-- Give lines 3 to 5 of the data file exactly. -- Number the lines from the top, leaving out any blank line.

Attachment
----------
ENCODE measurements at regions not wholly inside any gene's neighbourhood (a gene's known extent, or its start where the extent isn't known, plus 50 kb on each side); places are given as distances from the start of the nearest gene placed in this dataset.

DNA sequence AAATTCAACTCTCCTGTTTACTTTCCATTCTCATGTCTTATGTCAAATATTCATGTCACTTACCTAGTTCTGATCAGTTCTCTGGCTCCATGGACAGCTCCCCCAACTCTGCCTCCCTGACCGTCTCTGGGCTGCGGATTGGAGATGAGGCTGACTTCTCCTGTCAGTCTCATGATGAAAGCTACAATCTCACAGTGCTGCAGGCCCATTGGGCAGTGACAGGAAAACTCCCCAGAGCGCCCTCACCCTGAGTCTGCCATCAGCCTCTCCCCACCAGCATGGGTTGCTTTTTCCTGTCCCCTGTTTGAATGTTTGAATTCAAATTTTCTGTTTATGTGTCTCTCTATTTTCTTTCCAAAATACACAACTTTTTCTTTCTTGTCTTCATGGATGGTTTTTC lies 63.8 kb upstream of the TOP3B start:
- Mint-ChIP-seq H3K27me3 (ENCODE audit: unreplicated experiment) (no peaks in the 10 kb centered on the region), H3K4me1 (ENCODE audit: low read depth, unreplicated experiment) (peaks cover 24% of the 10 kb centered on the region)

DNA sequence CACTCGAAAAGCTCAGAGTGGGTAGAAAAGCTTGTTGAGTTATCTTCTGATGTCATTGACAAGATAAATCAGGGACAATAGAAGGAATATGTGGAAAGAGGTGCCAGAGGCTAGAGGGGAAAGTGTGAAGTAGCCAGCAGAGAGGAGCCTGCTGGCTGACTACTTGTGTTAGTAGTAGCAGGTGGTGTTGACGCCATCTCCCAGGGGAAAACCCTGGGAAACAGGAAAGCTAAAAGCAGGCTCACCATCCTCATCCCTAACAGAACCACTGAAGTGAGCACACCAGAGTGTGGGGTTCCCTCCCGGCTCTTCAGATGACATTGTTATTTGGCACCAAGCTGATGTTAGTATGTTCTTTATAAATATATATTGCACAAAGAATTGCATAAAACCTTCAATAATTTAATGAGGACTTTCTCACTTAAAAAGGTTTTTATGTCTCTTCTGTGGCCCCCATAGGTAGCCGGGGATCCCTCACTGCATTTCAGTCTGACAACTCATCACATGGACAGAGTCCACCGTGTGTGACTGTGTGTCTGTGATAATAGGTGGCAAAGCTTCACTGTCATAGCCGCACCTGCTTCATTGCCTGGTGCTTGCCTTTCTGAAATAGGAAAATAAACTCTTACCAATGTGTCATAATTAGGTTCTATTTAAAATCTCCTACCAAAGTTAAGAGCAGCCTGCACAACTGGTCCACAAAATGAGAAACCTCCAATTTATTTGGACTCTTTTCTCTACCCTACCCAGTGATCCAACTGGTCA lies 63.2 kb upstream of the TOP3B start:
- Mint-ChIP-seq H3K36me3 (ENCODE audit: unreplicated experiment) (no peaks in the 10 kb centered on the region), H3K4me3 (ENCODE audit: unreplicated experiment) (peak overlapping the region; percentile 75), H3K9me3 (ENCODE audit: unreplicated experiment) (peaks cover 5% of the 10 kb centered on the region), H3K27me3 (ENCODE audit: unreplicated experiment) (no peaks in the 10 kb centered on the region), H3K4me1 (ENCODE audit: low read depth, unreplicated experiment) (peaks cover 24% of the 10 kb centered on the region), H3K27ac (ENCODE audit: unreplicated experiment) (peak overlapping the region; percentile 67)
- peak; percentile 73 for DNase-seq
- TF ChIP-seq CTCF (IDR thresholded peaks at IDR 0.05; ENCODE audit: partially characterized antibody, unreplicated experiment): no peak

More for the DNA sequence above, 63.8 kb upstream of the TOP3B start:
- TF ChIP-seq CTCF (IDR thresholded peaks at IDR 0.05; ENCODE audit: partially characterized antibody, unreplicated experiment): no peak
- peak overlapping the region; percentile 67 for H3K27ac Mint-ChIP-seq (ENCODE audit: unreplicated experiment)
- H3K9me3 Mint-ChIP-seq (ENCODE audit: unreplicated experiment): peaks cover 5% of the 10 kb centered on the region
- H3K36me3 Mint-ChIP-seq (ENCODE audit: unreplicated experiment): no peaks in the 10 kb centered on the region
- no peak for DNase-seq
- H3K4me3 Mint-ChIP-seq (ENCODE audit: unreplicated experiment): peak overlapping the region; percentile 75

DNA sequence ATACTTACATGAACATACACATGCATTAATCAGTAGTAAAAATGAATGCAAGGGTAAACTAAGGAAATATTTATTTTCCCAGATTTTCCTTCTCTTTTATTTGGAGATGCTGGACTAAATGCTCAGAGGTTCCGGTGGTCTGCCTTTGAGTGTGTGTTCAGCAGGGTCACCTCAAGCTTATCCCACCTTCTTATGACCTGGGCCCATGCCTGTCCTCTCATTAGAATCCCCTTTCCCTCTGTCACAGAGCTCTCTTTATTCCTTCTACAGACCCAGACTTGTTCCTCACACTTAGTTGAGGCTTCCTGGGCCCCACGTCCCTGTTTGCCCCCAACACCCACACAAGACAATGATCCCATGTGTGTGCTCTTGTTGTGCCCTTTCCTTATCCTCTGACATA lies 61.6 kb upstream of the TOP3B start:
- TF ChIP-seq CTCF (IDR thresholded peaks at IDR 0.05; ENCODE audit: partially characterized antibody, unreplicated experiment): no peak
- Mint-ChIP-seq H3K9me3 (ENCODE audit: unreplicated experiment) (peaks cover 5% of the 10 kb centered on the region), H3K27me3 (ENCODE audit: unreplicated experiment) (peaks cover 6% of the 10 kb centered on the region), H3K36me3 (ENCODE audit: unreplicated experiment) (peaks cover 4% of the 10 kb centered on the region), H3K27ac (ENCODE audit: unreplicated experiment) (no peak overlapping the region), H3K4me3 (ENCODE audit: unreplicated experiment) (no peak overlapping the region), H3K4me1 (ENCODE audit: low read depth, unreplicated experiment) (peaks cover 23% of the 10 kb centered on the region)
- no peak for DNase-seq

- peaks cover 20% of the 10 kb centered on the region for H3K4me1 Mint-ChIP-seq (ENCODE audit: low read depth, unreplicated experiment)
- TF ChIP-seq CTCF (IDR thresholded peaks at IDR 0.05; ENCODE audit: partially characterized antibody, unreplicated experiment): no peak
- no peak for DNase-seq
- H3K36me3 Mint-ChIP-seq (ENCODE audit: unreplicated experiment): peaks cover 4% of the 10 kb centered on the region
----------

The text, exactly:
- Mint-ChIP-seq H3K27me3 (ENCODE audit: unreplicated experiment) (no peaks in the 10 kb centered on the region), H3K4me1 (ENCODE audit: low read depth, unreplicated experiment) (peaks cover 24% of the 10 kb centered on the region)

DNA sequence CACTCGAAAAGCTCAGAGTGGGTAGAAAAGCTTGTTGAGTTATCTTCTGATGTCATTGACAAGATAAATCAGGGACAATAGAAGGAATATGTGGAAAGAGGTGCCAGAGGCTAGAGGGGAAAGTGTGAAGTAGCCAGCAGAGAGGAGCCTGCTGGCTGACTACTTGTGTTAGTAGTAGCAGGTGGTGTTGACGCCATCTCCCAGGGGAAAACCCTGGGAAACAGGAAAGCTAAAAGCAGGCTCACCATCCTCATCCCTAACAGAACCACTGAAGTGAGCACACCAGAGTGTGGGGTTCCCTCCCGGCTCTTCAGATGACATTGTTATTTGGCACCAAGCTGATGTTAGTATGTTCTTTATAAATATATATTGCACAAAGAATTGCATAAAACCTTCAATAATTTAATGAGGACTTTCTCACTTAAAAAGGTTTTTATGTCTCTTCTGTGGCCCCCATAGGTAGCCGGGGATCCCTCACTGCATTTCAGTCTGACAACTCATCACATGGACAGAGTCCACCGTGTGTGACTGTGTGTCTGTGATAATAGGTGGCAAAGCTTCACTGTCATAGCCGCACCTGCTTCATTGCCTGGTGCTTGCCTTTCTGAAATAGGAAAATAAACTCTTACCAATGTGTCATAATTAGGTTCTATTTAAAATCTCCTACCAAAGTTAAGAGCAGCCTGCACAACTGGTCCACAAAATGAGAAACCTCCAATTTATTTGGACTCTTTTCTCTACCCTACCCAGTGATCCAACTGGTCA lies 63.2 kb upstream of the TOP3B start:
- Mint-ChIP-seq H3K36me3 (ENCODE audit: unreplicated experiment) (no peaks in the 10 kb centered on the region), H3K4me3 (ENCODE audit: unreplicated experiment) (peak overlapping the region; percentile 75), H3K9me3 (ENCODE audit: unreplicated experiment) (peaks cover 5% of the 10 kb centered on the region), H3K27me3 (ENCODE audit: unreplicated experiment) (no peaks in the 10 kb centered on the region), H3K4me1 (ENCODE audit: low read depth, unreplicated experiment) (peaks cover 24% of the 10 kb centered on the region), H3K27ac (ENCODE audit: unreplicated experiment) (peak overlapping the region; percentile 67)